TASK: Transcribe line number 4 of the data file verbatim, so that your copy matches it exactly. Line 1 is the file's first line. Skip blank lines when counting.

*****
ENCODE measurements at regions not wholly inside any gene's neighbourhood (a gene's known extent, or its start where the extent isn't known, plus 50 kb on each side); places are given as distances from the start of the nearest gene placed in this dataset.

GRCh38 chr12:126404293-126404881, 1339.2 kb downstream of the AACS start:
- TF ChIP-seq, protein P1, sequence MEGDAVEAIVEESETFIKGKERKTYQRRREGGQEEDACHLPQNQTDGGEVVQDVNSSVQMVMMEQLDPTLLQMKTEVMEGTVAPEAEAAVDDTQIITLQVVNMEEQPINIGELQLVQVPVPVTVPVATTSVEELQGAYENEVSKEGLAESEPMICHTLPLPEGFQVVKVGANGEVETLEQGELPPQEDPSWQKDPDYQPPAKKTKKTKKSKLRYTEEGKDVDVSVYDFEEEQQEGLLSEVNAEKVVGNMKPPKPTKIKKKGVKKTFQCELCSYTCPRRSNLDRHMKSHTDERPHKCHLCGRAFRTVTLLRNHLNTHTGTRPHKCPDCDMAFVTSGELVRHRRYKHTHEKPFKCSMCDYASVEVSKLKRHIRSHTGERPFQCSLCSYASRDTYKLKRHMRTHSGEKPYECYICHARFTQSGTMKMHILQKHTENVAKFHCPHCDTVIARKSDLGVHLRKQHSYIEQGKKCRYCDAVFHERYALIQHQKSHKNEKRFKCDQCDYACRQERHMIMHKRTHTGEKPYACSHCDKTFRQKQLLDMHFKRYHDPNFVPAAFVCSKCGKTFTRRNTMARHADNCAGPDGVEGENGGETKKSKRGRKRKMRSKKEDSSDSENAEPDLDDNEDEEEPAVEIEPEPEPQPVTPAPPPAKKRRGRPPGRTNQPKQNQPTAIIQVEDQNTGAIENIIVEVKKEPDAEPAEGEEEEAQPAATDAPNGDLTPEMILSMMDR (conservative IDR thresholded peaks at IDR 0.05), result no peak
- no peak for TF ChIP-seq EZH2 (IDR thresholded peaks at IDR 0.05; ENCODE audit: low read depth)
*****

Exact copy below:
- no peak for TF ChIP-seq EZH2 (IDR thresholded peaks at IDR 0.05; ENCODE audit: low read depth)